By JR on Sunday, June 03, 2012
THREE high-level investigations into the capsizing of a naval boat - dumping eight senior defence officials in calm waters - have identified speed as a key factor in the accident.
Not that the jet-propelled inflatable was going too fast, but rather too slow to complete the transfer of the Department of Defence Remuneration Tribunal officials to a moving frigate.
A maritime safety inquiry revealed the Juliet 3 Rigid-Hulled Inflatable Boat (RHIB) had less stability at low speed and was travelling at less than eight knots when it flipped over. It also found that there were "too many people seated too far forward" and this destabilised the vessel.
The Sunday Telegraph can reveal the tribunal officials were being transferred from HMAS Maitland to HMAS Darwin when Juliet 3 overturned on July 27 last year.
One tribunal member suffered concussion, another a back injury while a third is still undergoing treatment for knee and arm pain.
The navy investigations found a large volume of water went over the bow of the boat shortly before it rolled.
Chief of Navy, Vice-Admiral Ray Griggs, revealed all eight tribunal members, who were aged between 40 and 60, and two crew landed in the water.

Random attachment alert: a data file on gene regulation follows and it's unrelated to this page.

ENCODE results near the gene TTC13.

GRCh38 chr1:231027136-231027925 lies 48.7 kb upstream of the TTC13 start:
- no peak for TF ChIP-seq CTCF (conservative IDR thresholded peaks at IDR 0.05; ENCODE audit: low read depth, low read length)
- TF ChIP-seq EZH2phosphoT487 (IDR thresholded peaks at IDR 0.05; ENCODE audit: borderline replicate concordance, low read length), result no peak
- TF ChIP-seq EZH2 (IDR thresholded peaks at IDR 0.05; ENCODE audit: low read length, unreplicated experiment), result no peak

Three investigations were launched, including a maritime safety inquiry which found speed was the most likely cause of the incident, he said.
A Comcare investigation due to be released next month identifies 10 areas of improvement.
Vice-Admiral Griggs denied Opposition claims that modifications to the boats had made them unstable, but admitted that crew needed to ensure that not too many people were seated "too far forward" in the boats.
"There were too many people too far forward so, when the boat lost directional stability, it allowed the bow to go into the water and chip the water over the bow, which caused the capsize."
Opposition defence spokesman David Johnston said it was of concern that civilians had been in the boat at the time.